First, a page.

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Managers: Preparing for the Year Ahead

Managers: Preparing for the Year Ahead

For managers, the new year is typically a mix of emotions. On the one hand, it’s an exciting time as people feel more energized after the holiday break and are enthusiastic about the year ahead. It can even bring a sense of relief–the prior year is rearview and there’s an opportunity for a fresh start.

On the other hand, the new year can be daunting with new initiatives and budgets, and the pressure to make it all happen quickly. On top of that, there’s the stress of reviews and hiring that typically come this time of year. In general, the new year brings a renewed sense of pressure to keep everyone above and below happy.

With some preparation, the New Year doesn’t have to be so overwhelming. You can harness that New Year optimism by making resolutions that will allow you to start on the right foot and stay there. Let us help you get started. We suggested a few resolutions for managers and pulled helpful links.

Give effective feedback during performance reviews. In 2020, think of ways you can give your employees more effective feedback on their performance. If there is something your employee needs to work on, remember to focus on changeable behaviors rather than personality traits and work together to brainstorm a clear action plan for improvement. Even if your review is positive, try to be as specific as possible so that the compliments feel genuine and personalized.

Show your team you appreciate their hard work. Research shows that people do more for people who appreciate them. Everybody gets busy with the fast pace of biotech, so try setting a monthly calendar reminder to bring in a treat for the team or add a final to-do list item after a presentation to thank the team members who contributed.

Thank you note and keyboard on desk

Update your job descriptions. In 2020, try adding a sentence or two to your job descriptions that give it some flair. Most job descriptions are fairly generic and don’t highlight much of what sets your company apart or give job seekers an idea of the company culture.

Plan the recruitment cycle for the year. Don’t get caught scrambling to fill a role during the busy season. Start the recruitment cycle ahead of time so you can give some thought to who you are looking to add to your team. You will be able to find better candidates by thinking about things like cultural fit ahead of time.

Make time to review the accomplishments and the goals of the department. In the fast-paced world of biotech, it can be easy to get caught in maintenance mode where you are constantly executing. The New Year is the perfect time to reflect on all that your team has done, and plan for the year ahead.

coworker high five

Do any of these resolutions resonate with you more than others? If so, why?

Good luck!

Hiring: Applicants with Problem Solving Skills

Hiring: Applicants with Problem Solving Skills

by Cliff Mintz

problem solving skillsHiring: Applicants with Problem Solving Skills

There was a very interesting article in today’s NY Times Business Section entitled “Want to Work for Jaguar Land Rover: Start Playing Phone Games” that caught my eye. The article stated that the carmaker would be recruiting 5,000 people people this year. To be considered for employment, prospective employees must download an app with a series of puzzles that they must solve.  Those who score well on the app will be able to progress to the interview stage.  While this may be somewhat unique to companies that are looking for engineers and computer personnel, I think the point here is that the ability to solve problems or puzzles is the single most important attribute that any employee must possess if they want to be hire.  To that point, companies like Marriott Hotels, Axa Group, Deloitte, Xerox, The BBC and Daimler Trucks all use playing games and virtual reality to identify potentially-qualified job applicants.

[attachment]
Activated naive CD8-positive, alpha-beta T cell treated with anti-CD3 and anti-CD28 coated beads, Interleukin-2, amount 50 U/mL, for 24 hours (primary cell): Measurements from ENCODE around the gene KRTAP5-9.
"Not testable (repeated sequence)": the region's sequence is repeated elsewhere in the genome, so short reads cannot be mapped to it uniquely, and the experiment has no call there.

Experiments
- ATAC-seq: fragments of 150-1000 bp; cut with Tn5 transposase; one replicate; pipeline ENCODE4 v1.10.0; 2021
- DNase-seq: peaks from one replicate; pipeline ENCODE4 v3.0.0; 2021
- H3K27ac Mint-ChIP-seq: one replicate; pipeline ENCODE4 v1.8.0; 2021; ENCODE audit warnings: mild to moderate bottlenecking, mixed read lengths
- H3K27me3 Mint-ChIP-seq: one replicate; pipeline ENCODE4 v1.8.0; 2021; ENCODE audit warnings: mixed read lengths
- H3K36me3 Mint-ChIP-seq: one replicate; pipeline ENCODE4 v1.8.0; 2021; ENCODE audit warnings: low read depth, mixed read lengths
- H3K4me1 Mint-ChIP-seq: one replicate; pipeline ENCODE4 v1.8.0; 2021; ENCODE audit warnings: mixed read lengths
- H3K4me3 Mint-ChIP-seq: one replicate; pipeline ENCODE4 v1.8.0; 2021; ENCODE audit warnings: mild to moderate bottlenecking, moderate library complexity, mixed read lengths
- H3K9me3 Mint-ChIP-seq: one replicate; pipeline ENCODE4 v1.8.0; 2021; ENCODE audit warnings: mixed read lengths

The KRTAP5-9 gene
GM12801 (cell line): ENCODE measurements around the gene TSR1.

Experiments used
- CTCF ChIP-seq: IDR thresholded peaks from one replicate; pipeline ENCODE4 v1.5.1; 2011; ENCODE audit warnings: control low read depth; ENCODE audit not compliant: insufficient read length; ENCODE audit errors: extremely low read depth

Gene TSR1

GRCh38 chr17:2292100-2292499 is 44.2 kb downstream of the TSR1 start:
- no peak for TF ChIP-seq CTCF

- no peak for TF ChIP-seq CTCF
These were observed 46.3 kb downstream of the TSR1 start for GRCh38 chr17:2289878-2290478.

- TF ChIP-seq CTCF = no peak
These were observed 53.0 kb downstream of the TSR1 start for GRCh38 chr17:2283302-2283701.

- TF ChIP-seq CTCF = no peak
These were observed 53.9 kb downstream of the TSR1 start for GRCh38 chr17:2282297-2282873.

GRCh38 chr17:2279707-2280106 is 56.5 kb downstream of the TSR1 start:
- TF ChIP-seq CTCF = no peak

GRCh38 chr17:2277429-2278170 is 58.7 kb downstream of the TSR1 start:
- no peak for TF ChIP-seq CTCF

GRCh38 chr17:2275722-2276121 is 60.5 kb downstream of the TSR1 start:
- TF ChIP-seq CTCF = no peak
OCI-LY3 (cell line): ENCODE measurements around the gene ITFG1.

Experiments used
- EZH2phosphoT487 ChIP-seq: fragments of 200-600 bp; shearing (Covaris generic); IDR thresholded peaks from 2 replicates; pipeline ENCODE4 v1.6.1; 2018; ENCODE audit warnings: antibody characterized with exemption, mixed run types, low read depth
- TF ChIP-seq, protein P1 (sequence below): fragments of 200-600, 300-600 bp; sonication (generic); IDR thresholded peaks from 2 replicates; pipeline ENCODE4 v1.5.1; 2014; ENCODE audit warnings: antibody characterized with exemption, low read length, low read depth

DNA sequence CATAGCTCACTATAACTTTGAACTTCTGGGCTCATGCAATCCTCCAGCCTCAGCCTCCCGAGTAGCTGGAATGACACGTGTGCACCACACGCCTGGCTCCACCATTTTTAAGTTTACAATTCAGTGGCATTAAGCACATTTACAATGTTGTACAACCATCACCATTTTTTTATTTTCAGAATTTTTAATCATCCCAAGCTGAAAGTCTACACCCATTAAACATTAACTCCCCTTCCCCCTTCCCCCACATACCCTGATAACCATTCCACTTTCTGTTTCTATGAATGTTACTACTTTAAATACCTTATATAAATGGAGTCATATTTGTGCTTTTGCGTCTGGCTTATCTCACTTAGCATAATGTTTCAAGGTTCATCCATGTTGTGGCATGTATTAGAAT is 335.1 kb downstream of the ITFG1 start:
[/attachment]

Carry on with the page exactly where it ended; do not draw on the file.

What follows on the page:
Companies once relied on job fairs and advertising to court prospective applicants but they have been forced to become much more creative in order to identify the technical skills and business savvy they need.  I will use my son, who graduated from college last month as a case in point.

He applied for a job with a non-profit venture firm. The first thing they asked him to supply was a picture of himself that encapsulated him as a person. After submitting a picture of him and his Cross Country college team after a big meet (and making it to the next round) he was sent a hypothetical and given several days to respond.  He spent an entire day on the hypothetical, submitted it and was subsequently told he would not be considered for a face-to-face interview.

What does this all mean?  Based on my years as a career development consultant, these exercises suggest that while college graduates and advanced degree professionals may have met their academic requirements, there is no guarantee that those degrees qualified them for jobs in “real life”. Although unemployment is at historic lows in the US, it does not mean that employers are not being selective about who they hire. That said, starting an app company that uses artificial intelligence and virtual reality to assess a candidate’s problem solving ability may be a great idea!

Until next time… 

Good Luck and Good Job Hunting!!!!!!!!